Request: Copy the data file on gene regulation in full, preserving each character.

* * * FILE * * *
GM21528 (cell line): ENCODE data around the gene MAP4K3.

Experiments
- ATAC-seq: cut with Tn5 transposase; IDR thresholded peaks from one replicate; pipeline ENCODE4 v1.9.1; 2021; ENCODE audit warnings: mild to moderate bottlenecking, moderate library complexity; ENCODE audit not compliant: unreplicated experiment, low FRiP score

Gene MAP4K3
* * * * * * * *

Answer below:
GM21528 (cell line): ENCODE data around the gene MAP4K3.

Experiments
- ATAC-seq: cut with Tn5 transposase; IDR thresholded peaks from one replicate; pipeline ENCODE4 v1.9.1; 2021; ENCODE audit warnings: mild to moderate bottlenecking, moderate library complexity; ENCODE audit not compliant: unreplicated experiment, low FRiP score

Gene MAP4K3